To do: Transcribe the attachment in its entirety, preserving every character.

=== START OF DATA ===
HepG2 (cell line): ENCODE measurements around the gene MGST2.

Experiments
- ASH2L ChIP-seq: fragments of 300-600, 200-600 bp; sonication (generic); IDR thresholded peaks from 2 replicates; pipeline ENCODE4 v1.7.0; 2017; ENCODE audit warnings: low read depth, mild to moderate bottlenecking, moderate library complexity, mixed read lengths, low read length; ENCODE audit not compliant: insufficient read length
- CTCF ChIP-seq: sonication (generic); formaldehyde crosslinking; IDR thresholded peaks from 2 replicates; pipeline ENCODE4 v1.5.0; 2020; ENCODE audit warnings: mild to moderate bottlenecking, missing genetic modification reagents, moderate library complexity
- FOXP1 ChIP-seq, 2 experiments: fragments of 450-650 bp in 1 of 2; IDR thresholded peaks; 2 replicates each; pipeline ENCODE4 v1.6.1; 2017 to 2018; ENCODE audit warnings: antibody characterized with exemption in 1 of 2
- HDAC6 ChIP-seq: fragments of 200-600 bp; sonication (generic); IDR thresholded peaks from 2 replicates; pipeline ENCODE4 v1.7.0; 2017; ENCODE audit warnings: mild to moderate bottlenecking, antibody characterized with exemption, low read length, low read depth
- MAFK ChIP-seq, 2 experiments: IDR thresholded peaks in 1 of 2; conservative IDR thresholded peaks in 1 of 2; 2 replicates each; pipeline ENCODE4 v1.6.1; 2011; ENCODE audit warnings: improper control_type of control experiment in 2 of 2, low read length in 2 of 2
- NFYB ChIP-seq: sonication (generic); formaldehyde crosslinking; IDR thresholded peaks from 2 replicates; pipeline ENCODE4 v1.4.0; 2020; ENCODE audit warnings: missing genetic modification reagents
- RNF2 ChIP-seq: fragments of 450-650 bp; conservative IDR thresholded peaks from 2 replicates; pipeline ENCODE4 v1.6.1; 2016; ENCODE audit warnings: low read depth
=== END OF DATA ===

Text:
HepG2 (cell line): ENCODE measurements around the gene MGST2.

Experiments
- ASH2L ChIP-seq: fragments of 300-600, 200-600 bp; sonication (generic); IDR thresholded peaks from 2 replicates; pipeline ENCODE4 v1.7.0; 2017; ENCODE audit warnings: low read depth, mild to moderate bottlenecking, moderate library complexity, mixed read lengths, low read length; ENCODE audit not compliant: insufficient read length
- CTCF ChIP-seq: sonication (generic); formaldehyde crosslinking; IDR thresholded peaks from 2 replicates; pipeline ENCODE4 v1.5.0; 2020; ENCODE audit warnings: mild to moderate bottlenecking, missing genetic modification reagents, moderate library complexity
- FOXP1 ChIP-seq, 2 experiments: fragments of 450-650 bp in 1 of 2; IDR thresholded peaks; 2 replicates each; pipeline ENCODE4 v1.6.1; 2017 to 2018; ENCODE audit warnings: antibody characterized with exemption in 1 of 2
- HDAC6 ChIP-seq: fragments of 200-600 bp; sonication (generic); IDR thresholded peaks from 2 replicates; pipeline ENCODE4 v1.7.0; 2017; ENCODE audit warnings: mild to moderate bottlenecking, antibody characterized with exemption, low read length, low read depth
- MAFK ChIP-seq, 2 experiments: IDR thresholded peaks in 1 of 2; conservative IDR thresholded peaks in 1 of 2; 2 replicates each; pipeline ENCODE4 v1.6.1; 2011; ENCODE audit warnings: improper control_type of control experiment in 2 of 2, low read length in 2 of 2
- NFYB ChIP-seq: sonication (generic); formaldehyde crosslinking; IDR thresholded peaks from 2 replicates; pipeline ENCODE4 v1.4.0; 2020; ENCODE audit warnings: missing genetic modification reagents
- RNF2 ChIP-seq: fragments of 450-650 bp; conservative IDR thresholded peaks from 2 replicates; pipeline ENCODE4 v1.6.1; 2016; ENCODE audit warnings: low read depth